Propositional Inference Rules -Artificial intelligence :
Equivalence rules are specifically useful because of the vice-versa aspect,that means we can discover forwards andbackwards in a search space using them. So, we may perform bi-directional search, which is bonus. However, what if we know that 1 sentence (or set of sentences) being true implies that another set of sentences is true. For example, the following sentence is used ad nauseum in logic text books:
All men are mortal
Socrates was man so,
Socrates is mortal
This is an instance of the application of a rule of deduction call as Modus Ponens. We see that we have deduced the fact that Socrates is mortal from the 2 true facts that all men are mortal and Socrates was a man. Hence , because we know that the rule regarding men being mortal and classification of Socrates as a man are true, we may infer with surely (because we know that modus ponens is sound), that Socrates will be die - which, in fact, he did. Of course, it does not make any sense to go backwards as with equivalences: we would deduce that, Socrates as being mortal implies that he was a man and that all men are mortal!
The common format for the modus ponens rule is following: if we have a true sentence which states that proposition A denotes proposition B and we know that proposition A is true, then we cansuppose that proposition B is true. For this the notation we use is following:
A -> B, A
B
It is an instance of an inference rule. The comma above the line showsin our knowledge base, we know both these things, and the line stands for the deductive step. That is, if we know that the both propositions above the line are true, then we may deduce that the proposition below the line is also true. An inference rule,in general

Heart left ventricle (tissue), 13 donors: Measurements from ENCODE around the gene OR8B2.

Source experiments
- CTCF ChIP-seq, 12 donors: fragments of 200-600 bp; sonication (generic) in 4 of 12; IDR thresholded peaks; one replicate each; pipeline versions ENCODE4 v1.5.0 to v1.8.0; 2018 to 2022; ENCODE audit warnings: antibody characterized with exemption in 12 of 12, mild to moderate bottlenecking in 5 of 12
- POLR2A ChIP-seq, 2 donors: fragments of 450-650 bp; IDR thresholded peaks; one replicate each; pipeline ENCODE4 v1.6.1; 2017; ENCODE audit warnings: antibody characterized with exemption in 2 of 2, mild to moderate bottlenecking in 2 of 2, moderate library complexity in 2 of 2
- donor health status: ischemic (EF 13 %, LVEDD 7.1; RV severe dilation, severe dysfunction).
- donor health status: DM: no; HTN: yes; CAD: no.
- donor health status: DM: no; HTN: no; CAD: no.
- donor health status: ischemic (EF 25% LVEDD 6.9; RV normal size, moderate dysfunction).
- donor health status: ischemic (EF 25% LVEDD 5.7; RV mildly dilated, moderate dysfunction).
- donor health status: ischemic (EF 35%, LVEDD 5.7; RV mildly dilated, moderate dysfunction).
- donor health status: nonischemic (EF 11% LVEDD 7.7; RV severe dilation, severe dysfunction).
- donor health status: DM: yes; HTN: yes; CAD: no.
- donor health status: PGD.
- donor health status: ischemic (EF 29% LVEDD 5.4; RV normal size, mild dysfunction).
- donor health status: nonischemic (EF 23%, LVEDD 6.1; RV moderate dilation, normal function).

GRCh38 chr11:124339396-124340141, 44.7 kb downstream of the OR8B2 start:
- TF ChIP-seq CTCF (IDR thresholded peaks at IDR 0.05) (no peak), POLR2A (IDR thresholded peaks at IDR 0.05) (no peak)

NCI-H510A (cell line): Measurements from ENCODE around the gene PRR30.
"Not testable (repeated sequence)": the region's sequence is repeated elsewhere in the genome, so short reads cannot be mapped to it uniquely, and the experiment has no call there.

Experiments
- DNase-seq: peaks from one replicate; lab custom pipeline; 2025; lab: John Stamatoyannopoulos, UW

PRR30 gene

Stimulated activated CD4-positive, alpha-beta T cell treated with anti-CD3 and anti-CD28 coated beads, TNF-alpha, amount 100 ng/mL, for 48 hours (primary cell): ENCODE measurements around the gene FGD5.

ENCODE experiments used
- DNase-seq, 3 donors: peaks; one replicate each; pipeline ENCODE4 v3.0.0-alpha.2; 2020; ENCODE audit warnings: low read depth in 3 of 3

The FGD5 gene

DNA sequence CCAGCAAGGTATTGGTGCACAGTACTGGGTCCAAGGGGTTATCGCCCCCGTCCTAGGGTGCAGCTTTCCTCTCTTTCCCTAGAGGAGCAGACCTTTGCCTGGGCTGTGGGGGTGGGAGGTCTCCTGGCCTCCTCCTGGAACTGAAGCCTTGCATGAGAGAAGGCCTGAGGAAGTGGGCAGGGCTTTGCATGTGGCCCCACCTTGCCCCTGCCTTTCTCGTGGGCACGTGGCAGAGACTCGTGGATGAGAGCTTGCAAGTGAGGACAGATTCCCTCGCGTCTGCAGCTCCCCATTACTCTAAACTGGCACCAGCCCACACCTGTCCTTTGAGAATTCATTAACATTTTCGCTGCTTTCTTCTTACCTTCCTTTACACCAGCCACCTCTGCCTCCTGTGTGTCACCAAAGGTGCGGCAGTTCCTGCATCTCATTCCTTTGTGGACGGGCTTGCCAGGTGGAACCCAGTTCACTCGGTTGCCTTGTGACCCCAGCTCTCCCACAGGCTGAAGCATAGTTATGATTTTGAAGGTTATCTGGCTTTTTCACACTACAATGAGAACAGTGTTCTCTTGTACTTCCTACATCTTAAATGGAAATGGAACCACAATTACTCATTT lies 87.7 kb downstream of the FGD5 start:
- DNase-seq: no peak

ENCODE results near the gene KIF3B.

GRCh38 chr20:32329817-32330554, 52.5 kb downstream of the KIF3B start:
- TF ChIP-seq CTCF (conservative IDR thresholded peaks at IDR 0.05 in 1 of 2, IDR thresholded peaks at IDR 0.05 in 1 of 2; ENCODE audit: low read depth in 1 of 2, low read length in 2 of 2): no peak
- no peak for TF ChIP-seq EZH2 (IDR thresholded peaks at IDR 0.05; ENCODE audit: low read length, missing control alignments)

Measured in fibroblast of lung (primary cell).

A/B
is sound if we may be certain that A entails B, for example. B is true when A is true.Tobe More formally, A entails B means that if M is a model of A then M is also a model of B. We write this as A ≡ B.
This gives us a way to examine the soundness of propositional inference rules: (i) draw a logic table for B and A both evaluating them for all models and (ii) check that whenever A is true, then B is also true. We do not care here about the models for which A is false.
This is a small example, but it highlights how we use truth tables: the first line is the just one where both above-line propositions ( A->B and A) are true. We see that on this line, the proposition B is also true. This indicates us that we have an entailment: the above-line propositions entail the below-line one.
To see why such kind of inference rules is useful, remember what the basic application of automated deduction is: to prove theorems. Theorems are usually part of a big theory, and that theory has axioms. Axioms are special theorems which are taken to be true without question. Therefore whenever we have a theorem statement we want to prove, we should be enabling to start from the axioms and deduce the theorem statement using sound inference rules such as modus ponens.